Collector’s Corner (Free MP3s) • Some Late 2019 Operatic Additions — Caruso, Scotti, Farrar, Didur, Sibiriakov, Michailowa, Chaliapin
A few new arrivals to the opera collection, added over the last couple of months — some fairly common, some quite scarce, but all personal favorites.
(Jazz and blues fans: Don’t despair, we’ll be back in a few weeks with some choice new selections. In the meantime, give a listen — a little horizon-broadening for the new year!)
ENRICO CARUSO: Cavalleria Rusticana (Mascagni) – Siciliana (E–)
Milan: November 30, 1902
Gramophone Concert Record 52418 (mx. 2876b) Salvatore Cottone, piano
GERALDINE FARRAR & ANTONIO SCOTTI: La Bohême (Puccini) – Mimi, speravo di trovarvi qui (E)
Camden, NJ: February 18, 1908
Victor 10007 (mx. C 5087 – 2) 1923 coupled reissue of Victor 89016
ADAMO DIDUR: Mefistofele (Boito) – Son lo spirito che nega (E)
Milan: April 23, 1908
Fonotipia 92226 (mx. XPh 3176)
LEV SIBIRIAKOV: Songs and Dances of Death (Mussorgsky) –
Field-Marshall Death (EE–)
St. Petersburg, Russia: November 12, 1913
Amour 022328 (coupled #M022327) (mx. 2904c)
LEV SIBIRIAKOV & MARIA MICHAILOWA: Faust (Gounod) –
Church Scene, Part 1 (EE–)
St. Petersburg, Russia: September 27, 1910
Muzpred 024048 (coupled #022172) (mx. 2045c) Early 1920s Soviet pressing from the original stampers
FEODOR CHALIAPIN: Aleko (Rachmaninoff) – The Moon Is High in the Sky (aka All The Gypsy Camp Is Sleeping) (EE+)
London (C Studio, Small Queen’s Hall): November 11, 1929
Victor 14902 (Gramophone Co. mx. Cc 18156 – 1) Orchestra directed by Lawrance Collingwood. This is a “concert” version of the aria, with portions of the original score deleted; Chaliapin’s rendition of the complete aria can be heard on HMV D.B.691, acoustically recorded in 1923.
Not as widely known as the Discography of American Historical Recordings (although it certainly deserves to be), the UK-based CHARM website offers another outstanding online discography — in this case, of historical classical and operatic recordings. Hosted by the AHRC Research Centre for the History and Analysis of Recorded Music, CHARM is partnership of Royal Holloway, University of London (host institution) with King’s College, London, and the University of Sheffield.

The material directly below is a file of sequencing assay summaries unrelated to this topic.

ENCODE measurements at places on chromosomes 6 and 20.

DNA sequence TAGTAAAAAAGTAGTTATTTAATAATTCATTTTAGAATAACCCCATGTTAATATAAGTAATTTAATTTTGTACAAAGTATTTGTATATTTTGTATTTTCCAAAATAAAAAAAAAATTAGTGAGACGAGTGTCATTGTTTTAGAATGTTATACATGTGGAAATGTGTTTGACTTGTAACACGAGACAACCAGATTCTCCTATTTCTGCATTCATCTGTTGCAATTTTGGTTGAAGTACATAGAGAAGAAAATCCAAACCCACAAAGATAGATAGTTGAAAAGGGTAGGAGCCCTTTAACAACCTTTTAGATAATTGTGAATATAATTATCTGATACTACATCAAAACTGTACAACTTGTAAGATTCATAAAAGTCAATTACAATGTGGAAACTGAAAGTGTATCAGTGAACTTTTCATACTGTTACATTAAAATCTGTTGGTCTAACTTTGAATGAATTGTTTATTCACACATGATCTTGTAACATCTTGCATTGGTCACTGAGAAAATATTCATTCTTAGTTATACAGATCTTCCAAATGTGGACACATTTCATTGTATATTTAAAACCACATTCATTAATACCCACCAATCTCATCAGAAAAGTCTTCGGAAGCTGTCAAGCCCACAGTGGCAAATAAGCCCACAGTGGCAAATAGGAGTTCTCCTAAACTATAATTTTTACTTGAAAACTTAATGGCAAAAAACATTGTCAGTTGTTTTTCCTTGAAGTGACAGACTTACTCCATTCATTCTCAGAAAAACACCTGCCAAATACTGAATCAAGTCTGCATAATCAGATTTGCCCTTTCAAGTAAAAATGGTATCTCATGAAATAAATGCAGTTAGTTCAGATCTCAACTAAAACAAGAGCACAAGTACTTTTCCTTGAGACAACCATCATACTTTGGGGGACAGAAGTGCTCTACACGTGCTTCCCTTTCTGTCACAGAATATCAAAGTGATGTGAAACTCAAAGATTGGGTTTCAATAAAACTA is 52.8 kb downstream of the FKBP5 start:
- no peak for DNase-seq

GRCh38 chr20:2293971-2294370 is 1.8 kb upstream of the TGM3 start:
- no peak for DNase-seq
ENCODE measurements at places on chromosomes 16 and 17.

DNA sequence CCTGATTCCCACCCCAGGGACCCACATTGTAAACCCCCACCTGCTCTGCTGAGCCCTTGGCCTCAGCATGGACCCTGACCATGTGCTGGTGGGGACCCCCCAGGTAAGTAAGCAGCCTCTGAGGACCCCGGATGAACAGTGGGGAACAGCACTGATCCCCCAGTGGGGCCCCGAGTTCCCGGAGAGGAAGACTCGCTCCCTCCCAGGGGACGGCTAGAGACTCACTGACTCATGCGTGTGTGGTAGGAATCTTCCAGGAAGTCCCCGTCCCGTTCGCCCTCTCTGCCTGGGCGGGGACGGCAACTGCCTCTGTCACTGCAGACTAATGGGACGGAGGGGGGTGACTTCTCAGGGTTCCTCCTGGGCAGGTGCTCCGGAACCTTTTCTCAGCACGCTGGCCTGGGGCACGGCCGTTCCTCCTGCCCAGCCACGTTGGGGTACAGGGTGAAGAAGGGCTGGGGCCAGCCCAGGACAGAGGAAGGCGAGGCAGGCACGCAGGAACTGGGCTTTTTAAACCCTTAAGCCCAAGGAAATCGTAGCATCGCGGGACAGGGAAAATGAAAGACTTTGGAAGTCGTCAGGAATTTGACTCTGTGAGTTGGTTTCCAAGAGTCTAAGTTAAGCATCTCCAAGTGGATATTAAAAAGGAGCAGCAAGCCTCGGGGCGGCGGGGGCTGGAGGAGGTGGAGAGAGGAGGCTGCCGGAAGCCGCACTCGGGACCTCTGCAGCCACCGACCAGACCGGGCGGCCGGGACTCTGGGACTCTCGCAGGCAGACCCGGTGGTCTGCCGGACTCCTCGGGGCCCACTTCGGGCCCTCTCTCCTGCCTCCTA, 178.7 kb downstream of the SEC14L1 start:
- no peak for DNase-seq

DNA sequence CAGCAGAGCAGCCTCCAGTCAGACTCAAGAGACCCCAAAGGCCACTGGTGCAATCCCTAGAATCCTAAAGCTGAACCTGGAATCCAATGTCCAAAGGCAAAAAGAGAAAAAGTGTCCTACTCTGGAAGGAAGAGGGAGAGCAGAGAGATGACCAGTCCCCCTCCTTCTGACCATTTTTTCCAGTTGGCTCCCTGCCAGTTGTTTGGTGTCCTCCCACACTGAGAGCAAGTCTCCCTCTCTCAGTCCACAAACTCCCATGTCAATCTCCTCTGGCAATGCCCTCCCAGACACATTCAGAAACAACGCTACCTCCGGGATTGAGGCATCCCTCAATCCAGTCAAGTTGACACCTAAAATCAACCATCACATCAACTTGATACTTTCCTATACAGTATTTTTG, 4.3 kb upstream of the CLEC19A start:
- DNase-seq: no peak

CHARM is the perfect complement to DAHR, offering hard-to-find data on foreign as well as domestic recordings, primarily from the 1920s onward. The database includes much of The Gramophone Company’s 78-rpm output (from original file data compiled by the late Alan Kelly), as well 78s and some LP series from numerous other US, UK, and European companies, including Columbia and Decca, from data supplied by Michael Gray. *
The CHARM site includes a very flexible search engine, and results can be downloaded as comma-delimited text (.csv) or Microsoft Excel files. Here’s a small part of the results from our search on Cesare Formichi’s Columbia recordings: .
In addition, almost 5000 streaming sound files are available via the Find Sound Files facility. Sound files are transferred from 78-rpm discs held by the King’s Sound Archive at King’s College London.
Like DAHR and the affiliated National Juke Box site from the Library of Congress, CHARM is an entirely free service, with no registration or log-in required.
* Dr. Alan Kelly compiled the monumental His Master’s Voice Discography for Greenwood Press during its glory days in the 1990s; when new owners pulled the plug, he completed the project on his own, self-publishing the entire run on a set of inexpensive CDs. In 2007 he was honored with the Association for Recorded Sound Collections’ Lifetime Achievement Award. Michael Gray — besides being one helluva nice guy — has had a distinguished career that includes a long run as director of the Voice of America’s Research Library and Digital Audio Archive projects. He served as series editor for Greenwood Press discographies, has written numerous books and articles, and is the recipient of ARSC’s 2011 Lifetime Achievement Award.
Chaliapin performs the roles of Boris, Pimen, and Varlaam, in the Rimsky-Korsokov revision of Mussorgsky’s original work. Discographic data are from the Gramophone Company and Victor Talking Machine Company files, courtesy of Drs. Alan Kelly and John R. Bolig.
FEODOR CHALIAPIN: Boris Godunov — Yet One More Tale [Pimen, Act I]
Moscow: August 31, 1910
His Master’s Voice 022157 (mx. 2016½c) Orchestra of the Imperial Moscow Opera directed by I.Semenov
FEODOR CHALIAPIN: Boris Godunov — In the Town of Kazan [Varlaam, Act I]
Camden, NJ: January 30, 1922
His Master’s Voice D.A. 100 (mx. B 26100 – 2) Studio orchestra directed by Josef Pasternack
FEODOR CHALIAPIN: Boris Godunov — Once at Eve [Pimen, Act IV]
St. Petersburg, Russia: November 26, 1911
His Master’s Voice 022252 (mx. 2548c) No conductor listed in the Gramophone Company file
FEODOR CHALIAPIN: Boris Godunov — Farewell and Death of Boris [Boris, Act IV]
St. Petersburg, Russia: October 15, 1911
His Master’s Voice 022221 / 022222 (mxs. 2492½c / 2493c) No conductor listed in the Gramophone Company file